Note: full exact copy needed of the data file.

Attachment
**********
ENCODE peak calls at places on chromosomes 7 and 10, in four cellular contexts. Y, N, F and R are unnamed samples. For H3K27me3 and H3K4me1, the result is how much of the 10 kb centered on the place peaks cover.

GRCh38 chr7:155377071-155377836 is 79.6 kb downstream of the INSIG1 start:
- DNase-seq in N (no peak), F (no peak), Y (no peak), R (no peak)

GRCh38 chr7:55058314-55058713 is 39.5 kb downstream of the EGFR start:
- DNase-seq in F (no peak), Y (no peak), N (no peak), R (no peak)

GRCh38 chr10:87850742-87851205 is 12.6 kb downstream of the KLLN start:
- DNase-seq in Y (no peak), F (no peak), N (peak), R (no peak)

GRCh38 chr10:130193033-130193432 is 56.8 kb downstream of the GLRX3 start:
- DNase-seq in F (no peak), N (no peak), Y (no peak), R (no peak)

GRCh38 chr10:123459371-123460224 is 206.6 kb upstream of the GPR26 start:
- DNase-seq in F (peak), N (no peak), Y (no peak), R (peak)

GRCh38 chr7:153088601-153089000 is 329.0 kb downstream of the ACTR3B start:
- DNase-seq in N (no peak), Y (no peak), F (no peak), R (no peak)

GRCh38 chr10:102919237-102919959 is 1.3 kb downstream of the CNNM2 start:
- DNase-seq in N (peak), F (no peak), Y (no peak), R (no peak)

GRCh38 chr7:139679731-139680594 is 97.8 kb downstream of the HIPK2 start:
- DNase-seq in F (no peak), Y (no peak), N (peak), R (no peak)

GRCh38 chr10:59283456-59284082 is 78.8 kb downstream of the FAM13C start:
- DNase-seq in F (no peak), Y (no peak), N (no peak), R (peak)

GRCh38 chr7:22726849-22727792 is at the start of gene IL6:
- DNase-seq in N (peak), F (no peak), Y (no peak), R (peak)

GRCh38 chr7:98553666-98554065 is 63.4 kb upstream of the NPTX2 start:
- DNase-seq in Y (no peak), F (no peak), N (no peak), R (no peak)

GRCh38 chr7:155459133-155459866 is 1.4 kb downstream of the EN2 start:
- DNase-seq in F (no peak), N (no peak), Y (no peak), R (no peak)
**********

ENCODE peak calls at places on chromosomes 7 and 10, in four cellular contexts. Y, N, F and R are unnamed samples. For H3K27me3 and H3K4me1, the result is how much of the 10 kb centered on the place peaks cover.

GRCh38 chr7:155377071-155377836 is 79.6 kb downstream of the INSIG1 start:
- DNase-seq in N (no peak), F (no peak), Y (no peak), R (no peak)

GRCh38 chr7:55058314-55058713 is 39.5 kb downstream of the EGFR start:
- DNase-seq in F (no peak), Y (no peak), N (no peak), R (no peak)

GRCh38 chr10:87850742-87851205 is 12.6 kb downstream of the KLLN start:
- DNase-seq in Y (no peak), F (no peak), N (peak), R (no peak)

GRCh38 chr10:130193033-130193432 is 56.8 kb downstream of the GLRX3 start:
- DNase-seq in F (no peak), N (no peak), Y (no peak), R (no peak)

GRCh38 chr10:123459371-123460224 is 206.6 kb upstream of the GPR26 start:
- DNase-seq in F (peak), N (no peak), Y (no peak), R (peak)

GRCh38 chr7:153088601-153089000 is 329.0 kb downstream of the ACTR3B start:
- DNase-seq in N (no peak), Y (no peak), F (no peak), R (no peak)

GRCh38 chr10:102919237-102919959 is 1.3 kb downstream of the CNNM2 start:
- DNase-seq in N (peak), F (no peak), Y (no peak), R (no peak)

GRCh38 chr7:139679731-139680594 is 97.8 kb downstream of the HIPK2 start:
- DNase-seq in F (no peak), Y (no peak), N (peak), R (no peak)

GRCh38 chr10:59283456-59284082 is 78.8 kb downstream of the FAM13C start:
- DNase-seq in F (no peak), Y (no peak), N (no peak), R (peak)

GRCh38 chr7:22726849-22727792 is at the start of gene IL6:
- DNase-seq in N (peak), F (no peak), Y (no peak), R (peak)

GRCh38 chr7:98553666-98554065 is 63.4 kb upstream of the NPTX2 start:
- DNase-seq in Y (no peak), F (no peak), N (no peak), R (no peak)

GRCh38 chr7:155459133-155459866 is 1.4 kb downstream of the EN2 start:
- DNase-seq in F (no peak), N (no peak), Y (no peak), R (no peak)